A well-developed HRM system can resolve some key issues by reducing inefficiencies and raising the standard of patient care. These issues include a near-critical shortage of qualified nurses and ever-increasing medical errors. HRM can also address rising costs and the lack of centralized databases necessary for consistent care.
Shortage of Nurses. The medical industry revolves around the patients seeking medical care and the care providers, that is, nurses, physicians, and the supporting staff. In all settings, patients almost always have contact with a nurse.
There are more than 126,000 unfilled nursing positions, and the situation is unlikely to change soon. The detrimental effect of this shortage has been well reported. The shortage has affected the working conditions of nurses who are being asked to care for increasing numbers of patients. Advances in technology have contributed little to alleviate this critical issue.
Medical Errors. With increasing pressure on care providers, medical errors also increase. Errors range from incorrect drug delivery to errors in instructions or patient vital signs.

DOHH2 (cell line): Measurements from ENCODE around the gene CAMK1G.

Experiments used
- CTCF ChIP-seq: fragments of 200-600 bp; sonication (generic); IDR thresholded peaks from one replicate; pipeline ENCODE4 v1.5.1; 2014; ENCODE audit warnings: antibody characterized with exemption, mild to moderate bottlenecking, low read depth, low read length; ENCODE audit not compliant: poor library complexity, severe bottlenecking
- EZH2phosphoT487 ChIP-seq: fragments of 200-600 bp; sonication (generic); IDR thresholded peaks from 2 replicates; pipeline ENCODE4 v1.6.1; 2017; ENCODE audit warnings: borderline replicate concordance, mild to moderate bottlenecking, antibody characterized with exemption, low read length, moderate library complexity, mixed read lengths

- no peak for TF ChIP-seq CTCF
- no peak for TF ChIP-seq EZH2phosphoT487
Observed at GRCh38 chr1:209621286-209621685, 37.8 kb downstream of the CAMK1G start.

According to a 1999 report from the Institute of Medicine (Washington, DC), between 44,000 and 98,000 deaths in the United States each year can be attributed to medical errors.
So far, the greatest amount of attention, and thus the greatest corrective action, has focused on medication-related errors such as delivery of incorrect medication or inaccurate dosage to patients. Medical errors such as incorrect transcription of patient vital signs are equally important, but such errors have not received nearly as much attention. Information errors require a technological solution that ensures the accuracy of patient vital signs, as well as the date and time vital signs are recorded. Such patient data should be available in an electronic format that can be accessed by healthcare providers wherever they are.
Rising Costs. Rising medical costs have been thoroughly documented. Expenditures in the healthcare industry are dominated by personnel costs. Tools that can bring efficiency and reduce costs are greatly needed.
Consistent Care. Most hospitals still lack a centralized database to store patient vital signs, notes, and other records electronically. Patient records are archived on paper and are often misplaced and difficult to track. Unfortunately, current standards are focused on addressing scheduling, staffing, billing, and reimbursement issues rather than on patient data.